WASHINGTON (Dec. 16)
FBI Director Louis Freeh took a step toward combatting religious and ethnic hatred this week by ordering an investigation of Americans accused of assisting German neo-Nazis.
The Anti-Defamation League’s national chairman, Melvin Salberg, and its national director, Abraham Foxman, praised the investigation.
Freeh said Thursday on ABC Television’s “Good Morning America” that, during his trip to Germany this week, German law enforcement authorities requested he look into American involvement in the dissemination of neo-Nazi materials.
“We’re looking at a couple of cases in the United States where people may be working, aiding and abetting criminal activities” in Germany, Freeh said.
Reports indicate that the Germans presented Freeh with proof that certain Americans acted in collusion with German neo-fascists.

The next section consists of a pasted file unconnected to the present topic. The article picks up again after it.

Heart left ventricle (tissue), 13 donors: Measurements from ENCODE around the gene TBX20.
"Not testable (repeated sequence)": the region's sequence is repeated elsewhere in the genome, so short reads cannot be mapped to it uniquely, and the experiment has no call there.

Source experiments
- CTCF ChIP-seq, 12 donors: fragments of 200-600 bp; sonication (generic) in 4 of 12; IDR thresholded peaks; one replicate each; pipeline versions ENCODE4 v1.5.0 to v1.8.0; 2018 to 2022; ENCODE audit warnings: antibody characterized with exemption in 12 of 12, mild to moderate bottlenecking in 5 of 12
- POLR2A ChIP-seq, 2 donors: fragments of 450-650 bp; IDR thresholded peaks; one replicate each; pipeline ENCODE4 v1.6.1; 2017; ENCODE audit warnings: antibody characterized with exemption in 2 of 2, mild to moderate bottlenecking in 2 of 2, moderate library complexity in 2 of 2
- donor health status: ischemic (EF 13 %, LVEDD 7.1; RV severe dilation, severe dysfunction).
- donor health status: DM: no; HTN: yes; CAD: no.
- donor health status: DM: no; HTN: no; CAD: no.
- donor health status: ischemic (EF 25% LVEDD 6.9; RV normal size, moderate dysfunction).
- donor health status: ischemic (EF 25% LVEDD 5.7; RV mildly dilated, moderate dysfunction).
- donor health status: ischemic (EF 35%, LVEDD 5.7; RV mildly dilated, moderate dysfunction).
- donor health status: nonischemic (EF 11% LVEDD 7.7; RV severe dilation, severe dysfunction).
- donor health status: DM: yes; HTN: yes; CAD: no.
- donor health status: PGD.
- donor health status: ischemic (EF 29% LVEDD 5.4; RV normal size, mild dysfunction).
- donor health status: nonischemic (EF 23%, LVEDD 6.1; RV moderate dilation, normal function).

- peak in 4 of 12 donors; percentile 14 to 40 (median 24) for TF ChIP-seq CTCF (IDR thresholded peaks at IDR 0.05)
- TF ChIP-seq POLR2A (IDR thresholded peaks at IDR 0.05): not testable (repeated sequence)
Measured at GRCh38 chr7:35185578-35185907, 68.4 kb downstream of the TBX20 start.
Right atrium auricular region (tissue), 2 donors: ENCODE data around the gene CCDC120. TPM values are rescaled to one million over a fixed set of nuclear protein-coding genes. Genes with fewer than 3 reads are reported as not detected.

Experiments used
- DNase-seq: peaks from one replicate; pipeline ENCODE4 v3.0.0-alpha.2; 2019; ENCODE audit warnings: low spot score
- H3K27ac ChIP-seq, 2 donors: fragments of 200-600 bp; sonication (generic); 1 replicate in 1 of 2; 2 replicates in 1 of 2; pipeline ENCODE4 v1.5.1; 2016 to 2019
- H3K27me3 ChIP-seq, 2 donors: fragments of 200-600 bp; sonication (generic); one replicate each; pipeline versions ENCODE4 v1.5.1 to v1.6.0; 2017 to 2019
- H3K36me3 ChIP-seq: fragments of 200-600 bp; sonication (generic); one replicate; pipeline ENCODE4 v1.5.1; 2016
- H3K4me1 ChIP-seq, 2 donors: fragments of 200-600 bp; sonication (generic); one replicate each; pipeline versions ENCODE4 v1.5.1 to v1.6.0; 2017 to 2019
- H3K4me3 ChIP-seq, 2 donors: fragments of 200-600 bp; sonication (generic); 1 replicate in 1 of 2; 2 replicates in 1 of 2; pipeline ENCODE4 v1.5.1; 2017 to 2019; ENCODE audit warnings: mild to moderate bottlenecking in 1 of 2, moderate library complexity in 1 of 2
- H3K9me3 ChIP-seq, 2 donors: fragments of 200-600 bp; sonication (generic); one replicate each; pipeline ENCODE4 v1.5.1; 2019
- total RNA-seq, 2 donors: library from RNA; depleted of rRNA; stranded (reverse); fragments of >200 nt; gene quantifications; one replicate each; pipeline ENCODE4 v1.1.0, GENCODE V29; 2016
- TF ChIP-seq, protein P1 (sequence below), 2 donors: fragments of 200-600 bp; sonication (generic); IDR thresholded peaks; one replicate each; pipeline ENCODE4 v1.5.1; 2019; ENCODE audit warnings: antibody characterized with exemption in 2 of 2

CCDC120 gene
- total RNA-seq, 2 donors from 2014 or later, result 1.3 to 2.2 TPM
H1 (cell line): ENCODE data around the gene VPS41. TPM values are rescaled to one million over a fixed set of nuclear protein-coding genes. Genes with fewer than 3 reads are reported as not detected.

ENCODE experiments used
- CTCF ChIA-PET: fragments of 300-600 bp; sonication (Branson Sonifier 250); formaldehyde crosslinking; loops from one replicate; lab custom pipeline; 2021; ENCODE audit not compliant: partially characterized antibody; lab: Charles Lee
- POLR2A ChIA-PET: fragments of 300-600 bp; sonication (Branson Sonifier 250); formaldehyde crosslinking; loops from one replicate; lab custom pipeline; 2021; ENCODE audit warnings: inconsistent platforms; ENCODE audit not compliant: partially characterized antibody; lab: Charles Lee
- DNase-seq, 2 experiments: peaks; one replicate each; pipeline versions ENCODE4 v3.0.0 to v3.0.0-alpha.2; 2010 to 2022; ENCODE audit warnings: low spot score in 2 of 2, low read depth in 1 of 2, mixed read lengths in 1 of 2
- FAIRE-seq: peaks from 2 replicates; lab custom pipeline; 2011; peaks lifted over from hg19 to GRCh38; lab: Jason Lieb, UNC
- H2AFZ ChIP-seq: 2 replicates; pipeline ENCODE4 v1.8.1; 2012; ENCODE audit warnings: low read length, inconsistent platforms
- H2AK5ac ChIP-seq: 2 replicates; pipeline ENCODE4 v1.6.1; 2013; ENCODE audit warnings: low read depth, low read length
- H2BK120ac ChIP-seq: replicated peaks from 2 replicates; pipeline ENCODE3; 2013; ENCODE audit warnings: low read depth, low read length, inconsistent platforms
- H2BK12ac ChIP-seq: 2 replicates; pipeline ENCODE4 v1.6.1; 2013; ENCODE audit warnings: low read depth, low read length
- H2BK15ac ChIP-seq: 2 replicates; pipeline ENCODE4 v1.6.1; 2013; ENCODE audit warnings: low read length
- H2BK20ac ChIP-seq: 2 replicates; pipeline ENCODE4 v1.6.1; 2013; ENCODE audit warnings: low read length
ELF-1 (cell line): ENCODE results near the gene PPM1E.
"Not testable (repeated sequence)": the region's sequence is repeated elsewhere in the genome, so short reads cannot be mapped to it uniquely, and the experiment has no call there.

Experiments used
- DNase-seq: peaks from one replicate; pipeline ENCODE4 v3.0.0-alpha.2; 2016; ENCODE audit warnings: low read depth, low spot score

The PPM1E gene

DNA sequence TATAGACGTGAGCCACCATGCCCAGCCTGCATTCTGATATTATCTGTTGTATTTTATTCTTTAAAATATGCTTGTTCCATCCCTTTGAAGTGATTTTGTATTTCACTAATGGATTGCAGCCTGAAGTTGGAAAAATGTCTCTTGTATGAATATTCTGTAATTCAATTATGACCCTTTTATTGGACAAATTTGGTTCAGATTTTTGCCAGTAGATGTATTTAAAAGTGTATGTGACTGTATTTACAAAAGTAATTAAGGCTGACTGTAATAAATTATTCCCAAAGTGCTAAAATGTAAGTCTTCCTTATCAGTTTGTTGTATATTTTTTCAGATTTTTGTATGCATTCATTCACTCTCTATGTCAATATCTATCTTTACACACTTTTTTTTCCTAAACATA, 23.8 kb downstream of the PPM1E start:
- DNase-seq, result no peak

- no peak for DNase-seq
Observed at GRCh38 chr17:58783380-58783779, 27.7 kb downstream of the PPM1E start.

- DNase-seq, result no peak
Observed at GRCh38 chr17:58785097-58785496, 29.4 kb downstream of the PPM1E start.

Freeh announced the investigation Tuesday from Germany.
The investigation is likely to focus upon Gary Lauck of Lincoln, Neb., the editor of a German-language newspaper called “NS Kampfruf,” which means “Nazi battle cry.”
Lauck’s newspaper glorifies Adolf Hitler and offers Germans a mail-order catalog of Nazi propaganda, including flags with swastikas and recordings of Hitler’s speeches.
The Associated Press reported Tuesday that German officials have identified Lauck as the most important supplier of Nazi propaganda to German neo-Nazis.
In a letter sent to the FBI on Wednesday, the ADL said, “Lauck has used the United States postal system as one of his means of supplying German neo-Nazis with thousands of pieces of propaganda that are prohibited by law in Germany.”
German law makes it illegal to publish hate mail.
The ADL also sent a letter to U.S. Postmaster General Marvin Runyon urging him to use international postal regulations to stop Lauck’s activity.
“We’re not going to prosecute people for ideas, no matter how despicable they are,” Freeh said Thursday. “But when they either violate U.S. law or foreign law, we will vigorously prosecute them.”